Doctors have successfully treated a 41-year-old man with an extremely rare tumour-induced condition that caused bone fragility, fractures and left him wheelchair-bound.
Tumour-induced osteomalacia is an extremely rare disorder where benign small soft tissue or bone tumours develop in the body and start secreting a substance that inhibits the absorption of phosphates, causing a cascade of biochemical abnormalities including extremely fragile bones.
"So rare is this condition that many doctors fail to get to the root of it. A majority of these tumours are located in the extremities (skin, muscles, and bones) or around the head, but they may occur in almost any part of the body. These tumours are slow growing and often remain hidden or undetected until clinical features reach a fairly advanced stage," Endocrinologist at Venkateshwar Hospital in Dwarka Deep Dutta said in a statement on Saturday.
Doctors found that he had extremely low serum levels of phosphorus (1mg/dl) -- key structural component of bone apart from calcium -- in urine, which led to skeletal weakness and fractures.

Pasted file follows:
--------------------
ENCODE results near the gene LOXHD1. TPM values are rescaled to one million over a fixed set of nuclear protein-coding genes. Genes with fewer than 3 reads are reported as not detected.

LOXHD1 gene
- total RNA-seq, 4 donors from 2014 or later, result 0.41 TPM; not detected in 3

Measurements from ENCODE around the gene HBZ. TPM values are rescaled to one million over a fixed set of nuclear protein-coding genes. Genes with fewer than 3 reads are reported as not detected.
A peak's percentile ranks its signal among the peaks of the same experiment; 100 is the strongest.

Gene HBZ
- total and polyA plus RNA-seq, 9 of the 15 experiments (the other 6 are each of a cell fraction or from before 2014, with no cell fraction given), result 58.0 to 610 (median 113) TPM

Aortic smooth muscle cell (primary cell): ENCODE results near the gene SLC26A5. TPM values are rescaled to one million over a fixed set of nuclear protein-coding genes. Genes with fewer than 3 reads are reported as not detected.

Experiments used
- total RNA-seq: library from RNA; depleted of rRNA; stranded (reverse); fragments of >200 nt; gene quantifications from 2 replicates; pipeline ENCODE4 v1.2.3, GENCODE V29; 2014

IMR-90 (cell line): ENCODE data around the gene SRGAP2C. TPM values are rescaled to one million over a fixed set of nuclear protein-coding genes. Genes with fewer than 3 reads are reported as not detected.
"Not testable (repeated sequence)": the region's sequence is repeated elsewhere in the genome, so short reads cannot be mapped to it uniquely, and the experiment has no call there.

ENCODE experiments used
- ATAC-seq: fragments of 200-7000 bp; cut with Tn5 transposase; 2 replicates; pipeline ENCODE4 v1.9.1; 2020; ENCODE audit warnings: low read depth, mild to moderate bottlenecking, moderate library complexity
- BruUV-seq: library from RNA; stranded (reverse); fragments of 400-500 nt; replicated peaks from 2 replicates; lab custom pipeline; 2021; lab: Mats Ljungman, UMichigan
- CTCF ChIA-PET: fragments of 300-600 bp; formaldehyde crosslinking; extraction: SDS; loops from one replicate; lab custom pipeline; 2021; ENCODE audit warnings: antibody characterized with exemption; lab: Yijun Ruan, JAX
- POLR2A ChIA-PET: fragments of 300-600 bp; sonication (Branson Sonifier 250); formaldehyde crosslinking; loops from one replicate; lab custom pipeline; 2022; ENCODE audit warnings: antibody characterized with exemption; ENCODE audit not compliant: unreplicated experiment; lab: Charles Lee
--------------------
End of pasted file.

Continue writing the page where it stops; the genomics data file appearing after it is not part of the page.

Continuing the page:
An FDG (fluorodeoxyglucose)-PET scan confirmed the presence of tumour-induced osteomalacia at the lower end of the femur bone and later a CT-scan revealed an extremely small lesion of 1 cm diameter, and was successfully removed by the doctors.
"Within 24 hours of surgery, we found the patient's phosphorus levels improved to 3.3mg/dl, and he regained his physical strength and was able to start walking with support. We have reduced Ravi's oral phosphate replacement dose significantly and we expect he will be totally off phosphate replacement in the next few days. All biochemical and clinical features reverted to normal when the tumour was removed," Dutta said.